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Trimethoprim–sulfamethoxazole (TMP–SMX) is a combination antibiotic used for a number of infectious diseases and organisms.1 It is generally well tolerated; however, electrolyte disturbances, primarily hyperkalaemia, have been reported with both standard and high-dose therapy.1 ,2 Spironolactone, an aldosterone receptor antagonist, predominantly used in the management of heart failure and cirrhosis, is also known to cause hyperkalaemia.3 The risk of developing hyperkalaemia during co-administration of these two commonly prescribed medications is unknown. Antoniou et al describe the association between hospitalisation for hyperkalaemia and prior use of TMP–SMX in an older population receiving spironolactone.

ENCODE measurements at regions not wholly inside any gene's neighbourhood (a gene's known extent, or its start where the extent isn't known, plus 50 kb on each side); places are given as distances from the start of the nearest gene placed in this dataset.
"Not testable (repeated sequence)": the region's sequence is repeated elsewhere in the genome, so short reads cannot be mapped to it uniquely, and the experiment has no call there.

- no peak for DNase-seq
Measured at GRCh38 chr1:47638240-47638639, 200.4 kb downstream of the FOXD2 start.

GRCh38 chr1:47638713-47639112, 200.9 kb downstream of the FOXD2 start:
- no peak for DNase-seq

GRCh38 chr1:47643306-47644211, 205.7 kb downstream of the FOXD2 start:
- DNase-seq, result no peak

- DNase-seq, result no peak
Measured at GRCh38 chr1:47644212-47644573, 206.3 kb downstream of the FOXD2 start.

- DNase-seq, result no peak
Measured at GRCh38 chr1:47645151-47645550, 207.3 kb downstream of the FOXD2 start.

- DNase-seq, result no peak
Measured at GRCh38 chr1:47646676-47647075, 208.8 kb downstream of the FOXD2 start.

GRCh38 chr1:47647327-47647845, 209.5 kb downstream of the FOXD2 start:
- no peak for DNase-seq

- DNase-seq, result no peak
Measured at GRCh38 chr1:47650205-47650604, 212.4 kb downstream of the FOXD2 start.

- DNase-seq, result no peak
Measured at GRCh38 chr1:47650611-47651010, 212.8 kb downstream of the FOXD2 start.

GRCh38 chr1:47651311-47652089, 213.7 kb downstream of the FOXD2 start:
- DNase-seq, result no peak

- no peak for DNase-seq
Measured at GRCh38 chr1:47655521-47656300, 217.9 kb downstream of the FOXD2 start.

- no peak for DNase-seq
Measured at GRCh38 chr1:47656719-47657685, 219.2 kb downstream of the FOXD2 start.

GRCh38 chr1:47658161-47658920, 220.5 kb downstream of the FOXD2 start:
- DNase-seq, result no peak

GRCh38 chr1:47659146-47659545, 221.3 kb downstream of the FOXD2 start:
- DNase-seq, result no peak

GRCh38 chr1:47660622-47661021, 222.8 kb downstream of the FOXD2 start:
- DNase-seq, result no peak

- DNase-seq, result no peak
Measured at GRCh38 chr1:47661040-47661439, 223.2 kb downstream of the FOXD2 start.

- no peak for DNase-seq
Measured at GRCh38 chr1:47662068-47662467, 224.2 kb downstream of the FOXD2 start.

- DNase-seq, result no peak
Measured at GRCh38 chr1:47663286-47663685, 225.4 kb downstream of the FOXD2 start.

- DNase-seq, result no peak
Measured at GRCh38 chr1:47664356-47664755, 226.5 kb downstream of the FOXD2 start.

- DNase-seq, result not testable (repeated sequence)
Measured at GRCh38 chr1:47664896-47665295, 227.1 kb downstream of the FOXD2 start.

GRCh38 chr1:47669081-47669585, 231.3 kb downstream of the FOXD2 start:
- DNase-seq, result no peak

The authors completed a population-based, nested case-control study with the objective of characterising the association between hospitalisation for hyperkalaemia and TMP–SMX use in an older population treated with spironolactone. Older subjects aged 66 years or greater, treated …
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